They only had the one ax.
It was how the friends often ended their offseason workouts. They were young, star baseball pitchers with the world there for the taking. They would swing with all their might at a tree stump near their practice field, or at tall trees beyond the outfield fence at Alonso High School. They took turns.
"The person who knocked the tree down would win," Lance McCullers Jr. said. "We usually took 20 swings, then switched. But Jose would usually take an extra couple of hacks. He'd go over his 20 because he wanted to be the one to knock the tree down."
McCullers laughed into the phone:
"You've got to let big brother win. Know what I mean?"
They buried Jose Fernandez on Thursday in Miami. Lance McCullers attended the service. There were more tears.
McCullers, who turns 23 on Sunday and who pitches for the Houston Astros, has been thinking about his 24-year-old friend since he got word last Sunday. McCullers is the son of a former major-league pitcher. Fernandez's father left when Jose was an infant. McCullers grew up in Tampa Bay. Fernandez arrived in Tampa in 2008 after finally escaping Castro's Cuba.
They came together.
"Our stories were different," McCullers said. "But we shared a drive to make our dreams a reality. It kind of made us good friends and bros. We started training together. I was one of his first friends in Tampa."
Fernandez was a year ahead of McCullers in school, dominating for Alonso while McCullers starred for Jesuit. They both owned right arms sent down from the gods. And they shared a private pitching coach, Orlando Chinea, who had fled Cuba like Fernandez. Chinea came up with some of the offbeat workouts, like having Fernandez and McCullers push his car around a parking lot. And there was the general landscaping. The ax.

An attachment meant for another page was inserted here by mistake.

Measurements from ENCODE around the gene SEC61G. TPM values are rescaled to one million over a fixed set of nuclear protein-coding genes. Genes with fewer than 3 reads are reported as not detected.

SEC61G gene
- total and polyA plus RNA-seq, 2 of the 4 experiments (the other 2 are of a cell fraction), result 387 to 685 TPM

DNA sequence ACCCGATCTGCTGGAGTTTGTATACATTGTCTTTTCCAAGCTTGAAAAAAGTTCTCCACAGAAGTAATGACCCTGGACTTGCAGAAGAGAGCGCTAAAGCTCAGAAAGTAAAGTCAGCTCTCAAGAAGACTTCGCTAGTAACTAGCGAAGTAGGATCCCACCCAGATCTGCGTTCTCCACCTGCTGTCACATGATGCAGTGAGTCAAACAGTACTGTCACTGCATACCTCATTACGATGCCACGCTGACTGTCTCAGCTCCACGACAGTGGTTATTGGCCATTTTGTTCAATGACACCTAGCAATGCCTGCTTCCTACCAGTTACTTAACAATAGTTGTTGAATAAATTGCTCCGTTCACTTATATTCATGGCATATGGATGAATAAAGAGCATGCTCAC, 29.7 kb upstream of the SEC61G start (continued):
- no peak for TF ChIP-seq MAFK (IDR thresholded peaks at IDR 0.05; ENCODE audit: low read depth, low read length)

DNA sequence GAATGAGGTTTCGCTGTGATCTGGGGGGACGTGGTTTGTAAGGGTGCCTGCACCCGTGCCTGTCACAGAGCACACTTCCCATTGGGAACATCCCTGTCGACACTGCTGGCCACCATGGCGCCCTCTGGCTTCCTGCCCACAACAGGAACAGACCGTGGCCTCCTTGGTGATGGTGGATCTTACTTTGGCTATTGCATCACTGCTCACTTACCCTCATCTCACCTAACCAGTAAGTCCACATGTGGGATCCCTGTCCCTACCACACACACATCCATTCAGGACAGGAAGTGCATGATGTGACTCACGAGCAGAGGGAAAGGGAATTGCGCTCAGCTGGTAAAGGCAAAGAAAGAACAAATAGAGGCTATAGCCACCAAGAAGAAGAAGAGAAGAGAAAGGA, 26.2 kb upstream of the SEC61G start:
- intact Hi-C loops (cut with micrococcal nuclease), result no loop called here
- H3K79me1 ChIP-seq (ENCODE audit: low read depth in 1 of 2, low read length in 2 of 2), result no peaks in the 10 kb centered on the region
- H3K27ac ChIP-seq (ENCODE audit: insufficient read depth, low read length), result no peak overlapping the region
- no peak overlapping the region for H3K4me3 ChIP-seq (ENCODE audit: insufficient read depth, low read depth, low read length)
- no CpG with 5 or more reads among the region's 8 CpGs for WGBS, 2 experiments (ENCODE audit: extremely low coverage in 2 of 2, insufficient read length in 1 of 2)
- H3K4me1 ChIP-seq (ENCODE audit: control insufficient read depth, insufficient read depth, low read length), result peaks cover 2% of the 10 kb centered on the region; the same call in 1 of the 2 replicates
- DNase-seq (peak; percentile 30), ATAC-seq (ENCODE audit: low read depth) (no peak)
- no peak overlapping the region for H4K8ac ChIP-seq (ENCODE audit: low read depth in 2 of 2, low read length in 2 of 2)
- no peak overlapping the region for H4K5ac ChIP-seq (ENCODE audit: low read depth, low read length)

As they would swing, and sweat, Jose would remind Lance.
"He'd tell me we're striving to be the greatest," McCullers said. "For Jose, it was real. For Jose, it was to maybe be the greatest ever. He could have been. He was that special a talent."
McCullers has two favorite pictures with Fernandez, one at Jose's mom's house in 2015, another from 2010, when they were babies, teenagers sitting on a tree stump after a workout, holding the ax.
Fernandez was a first-round draft pick in 2011 by the Marlins. McCullers was a supplemental first-round pick in 2012. Fernandez raced to the majors. He was voted National League rookie of the year in 2013. He was 21. McCullers wasn't exactly a slowpoke. He made his big-league debut last season, had a fine rookie season and pitched in the playoffs shortly after his 22nd birthday.
McCullers can't get Fernandez out of his head.
"I see that smile, the one that always brought you in," McCullers said. "A lot of people are going to think about him on the field. I'm going to think about those workouts, pushing the car around, swinging that ax, going to the mall, going to the food court. That's what I remember about Jose."
"And what came to mind was the day at the Alonso baseball field, when we talked about one day facing each other in the big leagues."
They never even pitched against each other in high school.
"We're going to Miami next season," McCullers said. His voice trailed off.
McCullers' second season in the majors has been frustrating. He began the season on the disabled list with shoulder soreness. He returned to go 6-5 with a 3.22 ERA with 106 strikeouts in 81 innings before was sidelined by an elbow sprain. He was at the Astros' complex in Kissimmee this week, set to return, only Houston ran out of season. McCullers' future remains bright.
Jose Fernandez missed what amounted to an entire season after Tommy John surgery in 2014. People forget that. His generational talent was on display in his final start, Sept. 20 in Miami: eight innings, three hits, 12 strikeouts and no walks in a 1-0 win over Washington. All that was lost on that jetty that will make people cry for years.
Lance McCullers will work out in Tampa this offseason. He'll throw. And he'll swing the ax. He'll take his 20. Then he'll throw in a few more for his friend Jose.
"For sure I will," he said.
"I think I'll see him again. I believe that. When I was growing up, my grandpa would always say that the thunder and rain is just the angels playing baseball. They definitely got their ace, that's for sure. They've got Jose."